Will My job Still Be Around in 5 Years Time?
The changing face of work and what we can do about it…
OPINION | BY SMITH LEONG | 3RD JULY 2019
Singaporean Millennials Ask: Will My Job Still Be Around in 5 years Time?
It’s been well over a decade since I started working, but my mother is still trying to understand what I do for a living.
I have been in a few different jobs/businesses that revolve around marketing and social media in my journey thus far. One of my previous jobs allowed me to work from home. I was up most nights staring into the computer and only awoke during mid-day. My mother probably thought I was just playing video games throughout the night.
My mother started working at the tender age of 12, back in 1962. (Sorry mum, I know people say that age is a woman’s biggest secret...) She started working in a factory before becoming a full-time mum and part-time seamstress.
She calls it part-time, but in today’s context, we would probably categorise her as a “freelancer” along with titles such as “founder”, with her own sewing company which would probably have its own instagram account to showcase the dresses she made.
Times are different and not only have our lifestyles changed but even the methods of how we earn a living have changed over the years. Given the pace of technological advancement and transformation, do we then necessarily assume that “older people” will eventually be phased out of the job market and become irrelevant?
The hard truth is that our current jobs are unlikely to be around forever. Given the amount of disruption and digitalisation these days, chances are current jobs will be disrupted away.
Are our jobs really disappearing? Is it really inevitable? I beg to differ. I choose to believe that our jobs are actually evolving instead of disappearing. The fundamentals of jobs are pretty much the same. The basic concept of “buy low, sell high” to maximise or make profits will never change.
Social media marketing was not a thing when I was in school either. However, the fundamental principles of marketing have not changed. What have changed are perhaps consumers’ behaviour and expectations, and also the platforms and tools available for marketeers. We have to have adaptive skills to pick up technical skills and technology skills to keep up and to stay relevant. Old dog, new skills are possible.
The concern with disappearing jobs is not a concern unique to millennials. It is one of the biggest concerns for the entire workforce, regardless of age and generation.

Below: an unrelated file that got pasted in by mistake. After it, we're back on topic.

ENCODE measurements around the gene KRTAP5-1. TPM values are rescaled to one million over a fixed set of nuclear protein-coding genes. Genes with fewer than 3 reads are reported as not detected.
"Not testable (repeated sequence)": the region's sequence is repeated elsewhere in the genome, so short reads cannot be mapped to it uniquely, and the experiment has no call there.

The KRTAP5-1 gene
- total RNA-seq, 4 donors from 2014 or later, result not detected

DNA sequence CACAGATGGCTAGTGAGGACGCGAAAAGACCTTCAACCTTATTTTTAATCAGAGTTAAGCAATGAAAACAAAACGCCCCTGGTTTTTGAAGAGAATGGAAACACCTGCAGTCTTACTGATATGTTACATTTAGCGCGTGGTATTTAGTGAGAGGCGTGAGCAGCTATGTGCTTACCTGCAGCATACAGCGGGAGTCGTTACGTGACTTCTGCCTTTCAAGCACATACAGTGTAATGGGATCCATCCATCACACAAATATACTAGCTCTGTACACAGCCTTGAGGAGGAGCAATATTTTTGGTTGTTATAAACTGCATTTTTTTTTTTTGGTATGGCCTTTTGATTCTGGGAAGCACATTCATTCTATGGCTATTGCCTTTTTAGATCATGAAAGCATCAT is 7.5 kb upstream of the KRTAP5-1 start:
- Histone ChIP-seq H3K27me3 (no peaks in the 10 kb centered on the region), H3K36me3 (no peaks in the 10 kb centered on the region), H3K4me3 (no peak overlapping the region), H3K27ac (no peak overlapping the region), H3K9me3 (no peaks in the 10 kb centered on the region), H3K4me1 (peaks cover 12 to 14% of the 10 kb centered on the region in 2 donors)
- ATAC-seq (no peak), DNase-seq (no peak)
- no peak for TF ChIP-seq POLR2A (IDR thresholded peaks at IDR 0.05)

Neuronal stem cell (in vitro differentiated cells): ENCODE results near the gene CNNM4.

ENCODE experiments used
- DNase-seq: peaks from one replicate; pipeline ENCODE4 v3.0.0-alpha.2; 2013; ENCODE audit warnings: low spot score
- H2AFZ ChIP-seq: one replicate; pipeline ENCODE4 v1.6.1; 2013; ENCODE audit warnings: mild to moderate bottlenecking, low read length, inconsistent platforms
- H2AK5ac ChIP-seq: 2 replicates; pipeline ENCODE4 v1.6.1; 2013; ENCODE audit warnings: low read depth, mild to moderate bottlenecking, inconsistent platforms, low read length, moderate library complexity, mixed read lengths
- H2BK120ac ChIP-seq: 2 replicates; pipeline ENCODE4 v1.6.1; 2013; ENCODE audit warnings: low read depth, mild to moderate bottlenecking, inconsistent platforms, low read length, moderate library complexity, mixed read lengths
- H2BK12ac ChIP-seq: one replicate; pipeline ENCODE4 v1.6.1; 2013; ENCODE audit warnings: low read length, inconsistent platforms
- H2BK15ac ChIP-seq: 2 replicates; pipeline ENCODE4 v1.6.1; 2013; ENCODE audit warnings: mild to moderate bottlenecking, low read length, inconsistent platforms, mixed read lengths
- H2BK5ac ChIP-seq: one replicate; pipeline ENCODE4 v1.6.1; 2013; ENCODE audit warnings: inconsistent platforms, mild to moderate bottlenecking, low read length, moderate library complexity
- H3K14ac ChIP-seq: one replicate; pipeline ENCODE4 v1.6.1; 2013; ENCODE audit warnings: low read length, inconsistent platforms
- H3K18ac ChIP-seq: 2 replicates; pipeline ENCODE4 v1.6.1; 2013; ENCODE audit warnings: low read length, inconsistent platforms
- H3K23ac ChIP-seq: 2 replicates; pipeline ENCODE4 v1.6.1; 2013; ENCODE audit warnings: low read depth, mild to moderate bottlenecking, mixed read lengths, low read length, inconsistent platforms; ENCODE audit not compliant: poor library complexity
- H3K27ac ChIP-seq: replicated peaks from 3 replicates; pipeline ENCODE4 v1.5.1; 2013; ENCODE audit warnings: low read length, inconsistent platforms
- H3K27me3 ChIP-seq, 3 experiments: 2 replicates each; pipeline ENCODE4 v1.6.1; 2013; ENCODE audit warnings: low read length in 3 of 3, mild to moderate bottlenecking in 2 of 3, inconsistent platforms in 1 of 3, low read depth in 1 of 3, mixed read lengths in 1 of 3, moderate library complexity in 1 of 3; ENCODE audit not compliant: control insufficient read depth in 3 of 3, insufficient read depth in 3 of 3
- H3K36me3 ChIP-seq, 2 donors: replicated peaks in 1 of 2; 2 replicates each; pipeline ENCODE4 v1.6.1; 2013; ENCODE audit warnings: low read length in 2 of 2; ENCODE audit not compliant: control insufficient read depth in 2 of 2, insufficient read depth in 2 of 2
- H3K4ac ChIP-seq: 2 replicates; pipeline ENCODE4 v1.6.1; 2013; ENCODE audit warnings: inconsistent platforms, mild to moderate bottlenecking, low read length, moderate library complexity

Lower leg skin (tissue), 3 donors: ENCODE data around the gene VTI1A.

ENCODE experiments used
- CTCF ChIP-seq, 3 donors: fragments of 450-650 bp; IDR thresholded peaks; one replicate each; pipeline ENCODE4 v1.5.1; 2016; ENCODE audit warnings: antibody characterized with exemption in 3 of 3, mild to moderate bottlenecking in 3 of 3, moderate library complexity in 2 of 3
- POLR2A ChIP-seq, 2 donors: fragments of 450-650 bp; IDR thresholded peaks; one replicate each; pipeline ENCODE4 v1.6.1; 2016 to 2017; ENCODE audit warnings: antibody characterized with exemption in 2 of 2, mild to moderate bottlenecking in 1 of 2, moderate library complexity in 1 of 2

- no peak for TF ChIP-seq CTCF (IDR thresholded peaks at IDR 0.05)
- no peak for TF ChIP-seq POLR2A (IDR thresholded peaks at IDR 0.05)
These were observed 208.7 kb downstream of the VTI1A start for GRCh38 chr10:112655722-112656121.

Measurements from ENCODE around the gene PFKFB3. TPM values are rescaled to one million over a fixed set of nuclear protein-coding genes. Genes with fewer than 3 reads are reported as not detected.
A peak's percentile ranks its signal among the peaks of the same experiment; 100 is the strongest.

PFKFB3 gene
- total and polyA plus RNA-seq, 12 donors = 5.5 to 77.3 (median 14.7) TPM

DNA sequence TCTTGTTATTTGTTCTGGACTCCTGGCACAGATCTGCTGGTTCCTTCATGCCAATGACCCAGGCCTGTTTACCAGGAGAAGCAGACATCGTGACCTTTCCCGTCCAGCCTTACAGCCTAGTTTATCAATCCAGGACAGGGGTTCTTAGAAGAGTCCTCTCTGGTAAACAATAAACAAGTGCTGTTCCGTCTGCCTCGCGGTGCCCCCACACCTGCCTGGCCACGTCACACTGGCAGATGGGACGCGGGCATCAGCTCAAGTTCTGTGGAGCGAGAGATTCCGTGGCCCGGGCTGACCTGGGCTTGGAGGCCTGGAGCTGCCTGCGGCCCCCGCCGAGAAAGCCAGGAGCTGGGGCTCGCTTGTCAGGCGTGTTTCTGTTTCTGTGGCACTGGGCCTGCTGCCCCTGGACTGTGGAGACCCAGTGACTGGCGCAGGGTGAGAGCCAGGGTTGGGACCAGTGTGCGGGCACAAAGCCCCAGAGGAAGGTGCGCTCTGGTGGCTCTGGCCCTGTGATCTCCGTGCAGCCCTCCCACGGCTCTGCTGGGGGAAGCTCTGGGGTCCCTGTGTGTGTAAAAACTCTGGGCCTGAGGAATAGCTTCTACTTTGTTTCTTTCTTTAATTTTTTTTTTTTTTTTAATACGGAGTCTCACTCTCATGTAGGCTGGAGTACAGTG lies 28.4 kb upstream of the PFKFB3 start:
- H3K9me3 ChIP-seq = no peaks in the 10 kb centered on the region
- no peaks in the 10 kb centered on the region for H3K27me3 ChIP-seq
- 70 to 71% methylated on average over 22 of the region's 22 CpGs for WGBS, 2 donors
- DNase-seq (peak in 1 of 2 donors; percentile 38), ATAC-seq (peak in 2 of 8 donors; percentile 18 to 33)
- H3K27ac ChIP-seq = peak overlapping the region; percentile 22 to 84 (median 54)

So, do we have an answer? One word: Training.
In his recent speech at the 108th International Labour Conference recently in Geneva, Switzerland, secretary-general Ng Chee Meng focused on how Singapore’s unions are working with businesses to set up Company Training Committees (CTCs) that involved businesses, workers and the union together to collectively identify necessary skills and training to help workers keep up with industry transformations and remain competitive.
CTCs intervene purposefully by putting businesses, workers and the union together to collectively identify necessary skills and training that workers need in order for the businesses to digitalise and remain competitive.
Beyond locally driven initiatives, we can take a leaf from global examples of successful change and innovation.
In the 1970s when Star Wars creator and director George Lucas wanted to include visual effects that had never been seen on film. He assembled a team of college students, artists, and engineers, combining various disciplines and skills-sets to overcome the limitations of his era.
This resulted in the formation of Industrial Light and Magic, a state of the arts visual effects company which would go on to create visuals in iconic films such as Jurassic Park, Back To The Future, Indiana Jones and Terminator 2. This breakthrough in the film industry set the standard for many of the modern films we enjoy today, such as the Marvel Cinematic Universe’s Avengers and Spiderman Franchises.
You could say that without this instance of “up-skilling” by George Lucas and his band of merry adventurers, many of the modern entertainment franchises (with their insanely realistic visual effects) which we take for granted now…may have never come into existence.
Within the larger context of human history, the modern concept of a “formal job” (i.e a place to go to and work at), has only been around for less than a century. Human civilisation has always revolved around the concept of adapting to the law of the land, and the pursuit of innovation and consequently, the relentless modernisation of society.
Today, millennials are born in a very fortunate era. Almost every topic or skill can be learnt online, via the myriad options and permutations of easily accessible content.
Such ease of access to new knowledge was a totally foreign concept when I was a teenager. I had to spend time travelling to another physical location, typically a community centre or library to pick up multiple reference books just to pick up a new skill.
In my opinion, any potential threat can be turned into an opportunity. Technological advancements also create new economic sectors with new job opportunities. New flourishing sectors will also require more professionals in better higher-value adding jobs.
Your future job might look different, but if you stay relevant…it will still be around.
May The Force Be With You.